Here are my top ten strategies (secret recipe) based on the latest scientific research in helping people change in general that can be applied to growing your grit.

Grit is a huge component of success. It’s what helps you become the soccer star and the top of your class. It’s what helps you get through the tough times when you want to quit. Help your kids learn what they can do to be more gritty from the author of The Grit Guide for Teens, Dr. Caren Baruch-Feldman! is a global leader in online education for youth development professionals.

Yes, it is official. I am putting it out into the universe. I have signed up and am now training for the New York City Marathon on November 5th. No, I have never done anything like this before. Yes, I’m scared and uncertain. However, one thing I am certain of is that by taking on challenges, I become more open and willing to face new ones.

Now that my book about grit, The Grit Guide for Teens: A Workbook to Help You Build Perseverance, Self-Control and a Growth Mindset, is complete my new goal is to complete a marathon. Not a sprint or even a 10K, but a marathon (you know, the 26-mile kind). Why? Because I am fascinated by how to tackle hard, long-term goals. Here is what I’ve learned thus far…

  1. Passion- You need passion. Not the kind of short-term passion often associated with romance, but rather a deep and long lasting desire and commitment to reach your goal. A “want to,” not a “have to.” What do I mean by this? I view my training as an opportunity to grow stronger. While I’m training, I remind myself of my “why”- why I am doing this and how accomplished I will feel when I complete it. When I connect to my goal in this positive way, I am able to stay the course and bounce back from the setbacks I know are part of the journey.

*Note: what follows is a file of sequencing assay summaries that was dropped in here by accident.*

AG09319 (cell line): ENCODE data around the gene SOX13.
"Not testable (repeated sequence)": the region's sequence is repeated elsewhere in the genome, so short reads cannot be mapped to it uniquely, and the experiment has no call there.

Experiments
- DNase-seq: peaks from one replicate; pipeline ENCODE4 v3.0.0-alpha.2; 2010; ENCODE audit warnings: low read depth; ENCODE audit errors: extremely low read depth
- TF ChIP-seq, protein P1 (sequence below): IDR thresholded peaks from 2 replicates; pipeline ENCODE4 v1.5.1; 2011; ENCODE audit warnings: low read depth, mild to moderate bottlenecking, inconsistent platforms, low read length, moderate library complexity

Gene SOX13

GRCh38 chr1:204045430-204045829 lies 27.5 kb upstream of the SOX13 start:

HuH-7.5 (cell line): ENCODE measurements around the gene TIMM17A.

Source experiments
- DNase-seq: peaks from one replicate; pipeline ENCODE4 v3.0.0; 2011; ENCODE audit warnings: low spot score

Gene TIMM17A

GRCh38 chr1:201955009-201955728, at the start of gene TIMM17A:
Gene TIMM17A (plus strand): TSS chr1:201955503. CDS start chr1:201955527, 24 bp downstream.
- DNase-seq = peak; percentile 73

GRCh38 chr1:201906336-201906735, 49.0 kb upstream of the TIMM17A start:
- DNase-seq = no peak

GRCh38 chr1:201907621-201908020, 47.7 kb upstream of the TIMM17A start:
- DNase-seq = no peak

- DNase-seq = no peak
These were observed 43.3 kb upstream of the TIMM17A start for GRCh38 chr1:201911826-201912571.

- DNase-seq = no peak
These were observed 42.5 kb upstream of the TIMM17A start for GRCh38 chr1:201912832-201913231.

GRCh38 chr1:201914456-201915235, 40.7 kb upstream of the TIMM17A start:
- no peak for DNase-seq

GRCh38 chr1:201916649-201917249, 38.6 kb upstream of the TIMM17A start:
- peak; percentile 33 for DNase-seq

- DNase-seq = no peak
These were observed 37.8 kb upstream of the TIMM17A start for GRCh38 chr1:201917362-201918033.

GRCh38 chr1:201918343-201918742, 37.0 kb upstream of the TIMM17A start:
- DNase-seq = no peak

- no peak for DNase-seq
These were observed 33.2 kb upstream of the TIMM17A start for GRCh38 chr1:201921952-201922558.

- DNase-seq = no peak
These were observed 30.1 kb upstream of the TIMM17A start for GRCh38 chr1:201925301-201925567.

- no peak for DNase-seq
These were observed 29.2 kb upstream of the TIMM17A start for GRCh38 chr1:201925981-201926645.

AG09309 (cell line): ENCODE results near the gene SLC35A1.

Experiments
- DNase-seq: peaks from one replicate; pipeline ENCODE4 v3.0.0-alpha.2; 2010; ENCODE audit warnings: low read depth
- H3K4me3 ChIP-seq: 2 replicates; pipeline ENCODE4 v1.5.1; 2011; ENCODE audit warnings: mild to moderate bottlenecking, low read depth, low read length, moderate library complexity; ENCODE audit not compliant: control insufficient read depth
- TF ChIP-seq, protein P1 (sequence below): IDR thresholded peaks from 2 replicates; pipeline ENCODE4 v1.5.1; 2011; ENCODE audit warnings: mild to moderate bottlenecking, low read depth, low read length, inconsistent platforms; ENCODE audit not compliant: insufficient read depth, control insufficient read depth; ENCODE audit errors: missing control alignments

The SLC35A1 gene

2. Practice – Having the want and the why is a good start, but it doesn’t get the job done. I need to practice—and practice and practice. When I first told my husband about my decision, he wasn’t so excited. He had heard many war stories from people who had run marathons. So I told him this is a “one and done.” Little did I know that even though I plan on running only one marathon, my practice would involve many mini marathons (runs of 12 and 16 miles) and several not so mini marathons (20 miles)! Through practice, I have gotten stronger, faster and, just as important, learned what pants to wear (compression pants, capris, or shorts), what water carry device I hate the least (vest or belt with one bottle or two) and which socks are most comfortable (cushy, compression, long, or short). My goal is that through practice, I will form habits that will help me on marathon day.
  3. People- I could not prepare for this marathon without my people. First off, my training partner Helene has provided support and accountability. She has made my training sessions a “want to” by being there every step of the way. For the long sessions, we train together, but even for the ones I complete by myself, I always send her my time. When I want to slow down, I ask myself, “Is this the pace you want to show Helene? Keep moving!” Knowing that I have someone watching me keeps me on my toes. In addition, friends who have already completed marathons have shared words of wisdom, from what is the best running underwear (they make running underwear?) to making sure I look cute in the picture at the end. They’ve also reminded me that it is normal to be wiped out and cranky after a long training session and have encouraged me when I’ve felt like quitting.